What’s The Endgame?


Ambers runs through various possibilities:

The most likely scenario is one where Boehner folds but pretends he didn’t, and Obama negotiates, but only in words. Privately, Boehner would prefer this solution because it would not actually concede any significant ground to the Tea Party, and if the optics are right, he could emerge from this fracas with roughly the same amount of power as before it started. What would this look like? A play, consisting of three acts. Act 1: Republicans promise to pass a clean CR and debt ceiling increase in exchange for specific words from Obama that he can be held to; Act 2: Obama proclaims publicly that he has said all along that he has been willing to negotiate with Republicans, and then says something like, “and I look forward to talking to them right after the the government opens on subjects ranging from tax reform to reducing the burden of entitlements.” Act 3: Boehner seizes on that sentence and tries to sell it to his conference. An unofficial whip count confirms this, but he says publicly that he will do the honorable thing and not allow the nation to go into default SO THAT Republicans can hold Obama accountable on his promise. Finale: the votes pass.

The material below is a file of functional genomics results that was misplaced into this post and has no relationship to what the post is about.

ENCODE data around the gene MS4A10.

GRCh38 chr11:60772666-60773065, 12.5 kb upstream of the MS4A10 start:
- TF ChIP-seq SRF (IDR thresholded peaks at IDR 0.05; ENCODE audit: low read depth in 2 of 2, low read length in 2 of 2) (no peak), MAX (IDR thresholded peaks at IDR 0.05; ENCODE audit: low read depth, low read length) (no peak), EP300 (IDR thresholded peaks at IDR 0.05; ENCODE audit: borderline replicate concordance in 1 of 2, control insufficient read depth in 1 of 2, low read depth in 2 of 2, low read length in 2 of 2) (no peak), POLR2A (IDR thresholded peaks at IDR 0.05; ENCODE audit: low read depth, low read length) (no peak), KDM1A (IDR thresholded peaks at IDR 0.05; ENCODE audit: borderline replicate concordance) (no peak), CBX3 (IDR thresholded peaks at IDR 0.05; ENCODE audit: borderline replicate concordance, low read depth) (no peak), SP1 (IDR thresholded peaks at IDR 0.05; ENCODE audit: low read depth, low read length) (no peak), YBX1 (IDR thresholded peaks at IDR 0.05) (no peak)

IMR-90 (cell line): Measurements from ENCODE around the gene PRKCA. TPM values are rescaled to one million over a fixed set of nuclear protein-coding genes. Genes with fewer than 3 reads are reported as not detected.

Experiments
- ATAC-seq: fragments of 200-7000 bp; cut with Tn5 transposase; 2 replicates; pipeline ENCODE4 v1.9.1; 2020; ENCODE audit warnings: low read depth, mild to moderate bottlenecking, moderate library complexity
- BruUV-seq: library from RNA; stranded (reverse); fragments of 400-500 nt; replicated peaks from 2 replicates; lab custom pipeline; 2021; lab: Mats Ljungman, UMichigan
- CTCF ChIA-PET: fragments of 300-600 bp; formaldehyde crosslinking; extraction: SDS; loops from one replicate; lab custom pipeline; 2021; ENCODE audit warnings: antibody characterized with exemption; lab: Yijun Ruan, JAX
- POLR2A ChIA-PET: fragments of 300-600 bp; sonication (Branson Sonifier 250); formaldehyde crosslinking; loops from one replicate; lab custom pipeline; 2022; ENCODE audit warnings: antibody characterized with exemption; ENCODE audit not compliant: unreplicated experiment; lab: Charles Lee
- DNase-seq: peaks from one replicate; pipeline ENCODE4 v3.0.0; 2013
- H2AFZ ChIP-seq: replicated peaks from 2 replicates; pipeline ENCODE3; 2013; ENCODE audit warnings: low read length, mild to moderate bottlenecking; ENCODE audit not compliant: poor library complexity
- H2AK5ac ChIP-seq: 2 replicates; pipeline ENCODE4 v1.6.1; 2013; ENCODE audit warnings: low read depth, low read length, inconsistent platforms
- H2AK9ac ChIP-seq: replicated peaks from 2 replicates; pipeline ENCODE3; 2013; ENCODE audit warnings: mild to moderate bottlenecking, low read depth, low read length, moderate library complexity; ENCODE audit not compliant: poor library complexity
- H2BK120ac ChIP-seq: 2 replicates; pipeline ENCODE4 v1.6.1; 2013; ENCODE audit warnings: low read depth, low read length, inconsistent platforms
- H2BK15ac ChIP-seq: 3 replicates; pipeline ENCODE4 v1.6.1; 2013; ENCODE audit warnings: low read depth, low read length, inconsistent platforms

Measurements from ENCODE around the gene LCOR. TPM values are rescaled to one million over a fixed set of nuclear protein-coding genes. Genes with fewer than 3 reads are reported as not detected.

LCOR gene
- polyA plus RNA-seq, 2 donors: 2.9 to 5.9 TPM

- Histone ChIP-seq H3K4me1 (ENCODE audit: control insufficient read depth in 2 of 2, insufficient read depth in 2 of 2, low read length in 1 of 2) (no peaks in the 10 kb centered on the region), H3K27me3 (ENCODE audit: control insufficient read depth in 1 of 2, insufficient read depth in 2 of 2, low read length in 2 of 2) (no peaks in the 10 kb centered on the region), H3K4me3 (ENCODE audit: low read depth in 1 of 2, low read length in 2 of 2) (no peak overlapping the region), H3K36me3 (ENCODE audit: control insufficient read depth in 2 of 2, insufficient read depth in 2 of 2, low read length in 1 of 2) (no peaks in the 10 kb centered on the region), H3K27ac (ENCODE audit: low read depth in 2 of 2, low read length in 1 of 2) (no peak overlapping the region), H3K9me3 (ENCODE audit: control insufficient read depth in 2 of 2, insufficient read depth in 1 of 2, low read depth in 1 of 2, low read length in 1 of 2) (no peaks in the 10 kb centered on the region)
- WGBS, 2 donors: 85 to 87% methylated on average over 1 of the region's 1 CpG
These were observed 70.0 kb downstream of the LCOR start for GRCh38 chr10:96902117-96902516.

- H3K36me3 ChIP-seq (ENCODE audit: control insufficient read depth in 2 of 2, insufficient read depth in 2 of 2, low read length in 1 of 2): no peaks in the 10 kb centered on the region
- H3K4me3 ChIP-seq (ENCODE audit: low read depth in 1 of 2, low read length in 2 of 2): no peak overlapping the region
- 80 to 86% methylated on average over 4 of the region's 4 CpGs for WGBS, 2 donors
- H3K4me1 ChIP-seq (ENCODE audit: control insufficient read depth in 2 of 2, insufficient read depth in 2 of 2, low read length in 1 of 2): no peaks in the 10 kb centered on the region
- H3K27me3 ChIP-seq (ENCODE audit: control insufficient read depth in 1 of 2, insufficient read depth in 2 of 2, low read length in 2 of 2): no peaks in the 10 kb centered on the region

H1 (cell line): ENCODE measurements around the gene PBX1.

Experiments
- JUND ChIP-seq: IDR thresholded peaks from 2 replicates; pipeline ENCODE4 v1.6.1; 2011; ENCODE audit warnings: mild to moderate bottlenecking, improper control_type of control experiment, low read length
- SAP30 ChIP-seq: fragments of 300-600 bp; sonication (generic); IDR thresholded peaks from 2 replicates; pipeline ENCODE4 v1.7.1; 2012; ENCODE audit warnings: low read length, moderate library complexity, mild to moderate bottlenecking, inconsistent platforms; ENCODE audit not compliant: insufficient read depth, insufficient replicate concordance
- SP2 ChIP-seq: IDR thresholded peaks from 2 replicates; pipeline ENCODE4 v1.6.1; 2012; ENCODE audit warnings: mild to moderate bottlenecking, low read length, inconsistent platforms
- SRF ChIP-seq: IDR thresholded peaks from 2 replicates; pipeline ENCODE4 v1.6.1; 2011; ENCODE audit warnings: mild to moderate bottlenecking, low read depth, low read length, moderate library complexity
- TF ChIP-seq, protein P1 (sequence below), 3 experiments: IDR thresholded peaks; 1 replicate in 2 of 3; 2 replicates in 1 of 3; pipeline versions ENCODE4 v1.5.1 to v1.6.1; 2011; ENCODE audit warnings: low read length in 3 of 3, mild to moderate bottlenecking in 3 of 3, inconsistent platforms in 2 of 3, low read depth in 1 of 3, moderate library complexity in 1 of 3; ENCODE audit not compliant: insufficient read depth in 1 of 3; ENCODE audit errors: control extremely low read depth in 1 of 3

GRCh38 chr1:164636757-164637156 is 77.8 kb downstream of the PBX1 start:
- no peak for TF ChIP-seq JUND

Waldman considers the situation from Boehner’s point of view:

[T]here is not a single factor that over time is making a GOP victory more likely. My guess is that Boehner knows this but is hoping that the fight itself will win him enough breathing space with the conservatives to keep his job when its over. He’ll lose, but he’ll show them that he was willing to inflict some harm on the country in the process, which will deplete their rage just enough.

Think about that for a moment. The only way the Speaker can keep his job is to inflict serious economic damage on the country. That’s the measure of his mettle. We can get lost in the tick-tock of this, and forget to step back and realize that this remains one of the most reckless, nihilist gambits by any political party in my adult lifetime – up there with impeaching Clinton, which, at least, wouldn’t have plunged the entire world into a second depression.

The more extremist they get, the more dangerous they become. If we can survive this self-induced fiasco, we have surely one overwhelming imperative – to get as much constructive things done in the next year and then launch a huge effort to rid the House of these fanatics in 2014. It won’t be easy, but it’s getting urgent.

(Photo: US Speaker of the House John Boehner leaves after speaking at the US Capitol in Washington, DC, October 8, 2013. By Saul Loeb/Getty.)